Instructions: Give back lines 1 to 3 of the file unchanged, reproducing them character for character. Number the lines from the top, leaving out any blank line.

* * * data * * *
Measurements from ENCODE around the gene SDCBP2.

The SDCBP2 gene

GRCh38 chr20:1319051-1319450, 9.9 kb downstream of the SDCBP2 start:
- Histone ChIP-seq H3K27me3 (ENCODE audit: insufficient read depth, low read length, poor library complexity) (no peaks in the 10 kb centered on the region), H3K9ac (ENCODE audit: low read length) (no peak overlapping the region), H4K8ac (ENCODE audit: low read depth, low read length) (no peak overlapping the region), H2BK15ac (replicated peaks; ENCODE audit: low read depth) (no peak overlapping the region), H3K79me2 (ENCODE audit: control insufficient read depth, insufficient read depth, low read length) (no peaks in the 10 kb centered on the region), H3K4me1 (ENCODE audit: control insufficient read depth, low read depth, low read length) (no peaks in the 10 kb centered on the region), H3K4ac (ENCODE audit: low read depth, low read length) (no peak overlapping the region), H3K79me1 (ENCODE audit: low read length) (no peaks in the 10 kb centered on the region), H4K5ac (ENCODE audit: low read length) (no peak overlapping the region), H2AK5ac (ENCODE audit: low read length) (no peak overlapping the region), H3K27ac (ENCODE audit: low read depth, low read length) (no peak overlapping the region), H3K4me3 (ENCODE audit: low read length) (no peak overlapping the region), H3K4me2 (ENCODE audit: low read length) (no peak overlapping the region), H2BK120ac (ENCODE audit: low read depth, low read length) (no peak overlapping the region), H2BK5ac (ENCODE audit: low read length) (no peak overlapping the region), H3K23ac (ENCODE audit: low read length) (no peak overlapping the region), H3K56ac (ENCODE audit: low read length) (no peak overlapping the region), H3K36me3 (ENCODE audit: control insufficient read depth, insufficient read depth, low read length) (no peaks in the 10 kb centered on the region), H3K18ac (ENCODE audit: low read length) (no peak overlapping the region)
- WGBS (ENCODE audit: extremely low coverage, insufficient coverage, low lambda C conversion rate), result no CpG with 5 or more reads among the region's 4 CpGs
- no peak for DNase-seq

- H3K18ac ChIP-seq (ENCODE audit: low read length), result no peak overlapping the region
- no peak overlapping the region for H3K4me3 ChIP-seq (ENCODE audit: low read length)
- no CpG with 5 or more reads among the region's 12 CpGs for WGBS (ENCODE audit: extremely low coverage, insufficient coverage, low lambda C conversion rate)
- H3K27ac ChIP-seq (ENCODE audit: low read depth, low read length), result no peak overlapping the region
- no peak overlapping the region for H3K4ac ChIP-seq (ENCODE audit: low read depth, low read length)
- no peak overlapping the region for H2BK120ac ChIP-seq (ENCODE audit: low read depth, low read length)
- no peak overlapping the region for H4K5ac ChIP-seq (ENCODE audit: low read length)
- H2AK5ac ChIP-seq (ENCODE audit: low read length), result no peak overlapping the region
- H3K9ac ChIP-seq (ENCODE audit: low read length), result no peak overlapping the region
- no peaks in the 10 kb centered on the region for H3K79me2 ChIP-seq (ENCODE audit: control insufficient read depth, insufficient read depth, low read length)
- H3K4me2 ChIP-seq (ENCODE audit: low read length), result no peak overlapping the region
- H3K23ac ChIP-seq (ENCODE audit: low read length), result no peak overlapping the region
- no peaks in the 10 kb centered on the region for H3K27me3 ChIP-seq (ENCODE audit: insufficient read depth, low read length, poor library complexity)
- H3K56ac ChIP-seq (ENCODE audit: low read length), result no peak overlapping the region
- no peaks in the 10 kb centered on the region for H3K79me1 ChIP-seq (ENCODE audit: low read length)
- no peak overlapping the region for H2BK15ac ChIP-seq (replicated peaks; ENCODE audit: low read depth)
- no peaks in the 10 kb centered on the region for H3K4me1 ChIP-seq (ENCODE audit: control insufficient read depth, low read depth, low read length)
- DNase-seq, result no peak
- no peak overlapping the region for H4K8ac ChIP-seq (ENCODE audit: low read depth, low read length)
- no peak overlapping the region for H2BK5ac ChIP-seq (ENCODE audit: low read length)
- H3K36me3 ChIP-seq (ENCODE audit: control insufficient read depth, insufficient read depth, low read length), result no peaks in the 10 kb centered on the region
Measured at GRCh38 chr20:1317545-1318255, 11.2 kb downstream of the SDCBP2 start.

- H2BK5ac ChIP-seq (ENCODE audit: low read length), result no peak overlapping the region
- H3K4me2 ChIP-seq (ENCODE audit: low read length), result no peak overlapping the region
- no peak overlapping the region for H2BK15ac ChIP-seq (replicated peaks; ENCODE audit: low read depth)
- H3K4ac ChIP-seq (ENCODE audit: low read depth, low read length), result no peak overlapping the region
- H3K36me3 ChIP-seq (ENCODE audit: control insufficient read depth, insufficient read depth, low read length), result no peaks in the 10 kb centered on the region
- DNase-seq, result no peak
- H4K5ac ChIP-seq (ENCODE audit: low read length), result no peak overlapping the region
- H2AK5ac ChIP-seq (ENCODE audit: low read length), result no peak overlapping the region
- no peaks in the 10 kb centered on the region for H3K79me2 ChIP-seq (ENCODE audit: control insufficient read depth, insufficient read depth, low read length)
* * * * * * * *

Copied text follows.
Measurements from ENCODE around the gene SDCBP2.

The SDCBP2 gene

GRCh38 chr20:1319051-1319450, 9.9 kb downstream of the SDCBP2 start: